Pert of the mandate of the Commission is to protect the interest of the public against exploitation or abuse by media institutions; and to promote fair competition among media institutions and persons engaged in the provision of media services. The promotion of free media also entails the enactment of the freedom of Information Act. I think the IMC should give its full support to the campaign. In fact I am beginning to think that some civil society representatives should be on the team. These can help with strategic plans and operational plans. It is very interesting that the public is protected from the media excesses that hurt their dignity. As we press for the passing of the freedom Of Information Act, the fourth estate should help to promote the ideals on which it stands.
In the area of the IMC promoting fair competition among the media, the IMC has a big challenge. On the one hand the appointment of the Commissioners is somehow political and that has some trappings. Also since it is inevitable that some portions of the press might enjoy political patronage or perhaps might be compromising when it comes to certain parties, then fair competition might prove difficult. One thing we need know hear is that the term neutrality may not be really possible. Rather we may want to say that, like Civil Society, the press should actually be on the side of the people who are the objects of bad governance and human rights abuse.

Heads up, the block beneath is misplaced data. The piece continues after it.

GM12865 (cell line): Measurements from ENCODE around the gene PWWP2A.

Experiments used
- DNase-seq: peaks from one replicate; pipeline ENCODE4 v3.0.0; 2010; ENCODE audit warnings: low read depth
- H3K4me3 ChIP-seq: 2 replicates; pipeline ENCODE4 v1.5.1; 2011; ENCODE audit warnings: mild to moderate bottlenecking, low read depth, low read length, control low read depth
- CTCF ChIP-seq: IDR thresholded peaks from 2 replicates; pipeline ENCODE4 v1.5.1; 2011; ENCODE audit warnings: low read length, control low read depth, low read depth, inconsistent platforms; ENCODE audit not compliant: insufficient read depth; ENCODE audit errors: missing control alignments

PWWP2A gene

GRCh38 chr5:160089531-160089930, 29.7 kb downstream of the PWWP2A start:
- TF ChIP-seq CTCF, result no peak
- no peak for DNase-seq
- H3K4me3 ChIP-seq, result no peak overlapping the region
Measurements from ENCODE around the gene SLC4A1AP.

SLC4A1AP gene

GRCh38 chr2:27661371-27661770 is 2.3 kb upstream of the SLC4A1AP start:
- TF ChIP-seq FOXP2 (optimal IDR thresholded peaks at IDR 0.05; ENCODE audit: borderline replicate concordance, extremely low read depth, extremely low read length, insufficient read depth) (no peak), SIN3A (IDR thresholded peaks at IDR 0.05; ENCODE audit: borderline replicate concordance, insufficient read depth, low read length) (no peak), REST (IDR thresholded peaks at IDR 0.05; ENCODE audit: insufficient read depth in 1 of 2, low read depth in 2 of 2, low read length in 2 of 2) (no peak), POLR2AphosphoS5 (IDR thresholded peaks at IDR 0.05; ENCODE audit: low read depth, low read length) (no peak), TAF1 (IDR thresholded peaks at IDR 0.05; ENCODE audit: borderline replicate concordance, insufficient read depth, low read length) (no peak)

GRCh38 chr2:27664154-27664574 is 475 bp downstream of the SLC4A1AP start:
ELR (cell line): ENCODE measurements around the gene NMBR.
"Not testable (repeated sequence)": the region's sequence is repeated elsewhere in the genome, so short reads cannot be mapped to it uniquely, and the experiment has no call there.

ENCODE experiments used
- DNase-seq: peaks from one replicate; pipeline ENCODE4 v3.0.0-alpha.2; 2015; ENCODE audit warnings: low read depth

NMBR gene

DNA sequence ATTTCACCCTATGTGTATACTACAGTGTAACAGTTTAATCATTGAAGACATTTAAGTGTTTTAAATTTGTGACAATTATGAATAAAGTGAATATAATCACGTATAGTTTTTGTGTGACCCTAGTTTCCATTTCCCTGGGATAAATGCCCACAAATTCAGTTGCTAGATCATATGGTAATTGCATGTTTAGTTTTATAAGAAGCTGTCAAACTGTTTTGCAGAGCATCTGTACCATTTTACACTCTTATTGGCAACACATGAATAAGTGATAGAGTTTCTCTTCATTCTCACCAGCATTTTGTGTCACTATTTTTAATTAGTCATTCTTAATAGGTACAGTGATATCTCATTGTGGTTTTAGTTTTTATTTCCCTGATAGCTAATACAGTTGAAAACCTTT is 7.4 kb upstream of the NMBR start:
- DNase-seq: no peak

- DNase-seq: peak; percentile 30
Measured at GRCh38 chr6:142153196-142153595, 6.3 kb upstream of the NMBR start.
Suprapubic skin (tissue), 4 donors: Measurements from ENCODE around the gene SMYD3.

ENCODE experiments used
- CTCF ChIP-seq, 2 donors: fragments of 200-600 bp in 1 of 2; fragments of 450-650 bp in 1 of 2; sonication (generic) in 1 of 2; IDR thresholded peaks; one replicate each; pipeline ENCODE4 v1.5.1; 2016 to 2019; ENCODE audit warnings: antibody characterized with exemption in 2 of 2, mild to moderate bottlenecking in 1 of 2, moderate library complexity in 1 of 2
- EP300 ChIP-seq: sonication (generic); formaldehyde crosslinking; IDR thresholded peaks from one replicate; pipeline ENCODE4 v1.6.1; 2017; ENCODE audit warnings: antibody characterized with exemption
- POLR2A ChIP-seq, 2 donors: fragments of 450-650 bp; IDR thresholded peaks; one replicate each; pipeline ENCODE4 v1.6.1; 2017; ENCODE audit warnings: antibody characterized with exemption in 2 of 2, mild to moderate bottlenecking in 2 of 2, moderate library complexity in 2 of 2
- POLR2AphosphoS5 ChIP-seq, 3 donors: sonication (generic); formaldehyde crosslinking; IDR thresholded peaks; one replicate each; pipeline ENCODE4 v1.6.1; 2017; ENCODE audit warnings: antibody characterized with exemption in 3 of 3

Our media can be divided into certain categories: First we have the Party ones. These do anything and everything to promote their party agendas. There are others who are really promoting the interests of certain parties without saying that much. These are the ones that are sometimes as vocal as the issues become heated. You have another set which for the large part maintain human interests. This last set may not be the most popular or widely read, they are the ones I call civil Society papers.
They stand for the truth and seek to protect the people especially against the violation of their rights and depravity. The word neutrality can hardly stand the test of time. Every human being is almost always having some preference or the other. People for the most part belong somewhere. The only difference is that they may not openly support a party because of some ethical considerations related to the job they do.
In which ever case we need to know that journalism itself is a business and as such profitability has to be kept in view in order to keep running. This is where the media becomes quite complex and it becomes so difficult for it to keep a balance between staying on the side of the people and also surviving.
The IMC was established partly to carve out a peaceful co-existence between the media and the public, especially people holding public offices that are accountable to the tax payers.
The Commission also seeks to maintain fair competition among media houses. In other words, it tries to play the role of an arbiter when there are impasses. Here there seems a very close affinity between the IMC and the PPRC. About a year ago the Guild of newspaper editors was established.
I think also the IMC should help strengthen such bodies in order to minimize unnecessary press wars which though fought with pens, can sometimes leave very lasting animosities. What the media needs to always bear in mind is that the IMC is an independent Body that is not necessarily expected to be on the side of the Media when they fall foul of their ethics and code of conduct.
By Bob Cambayma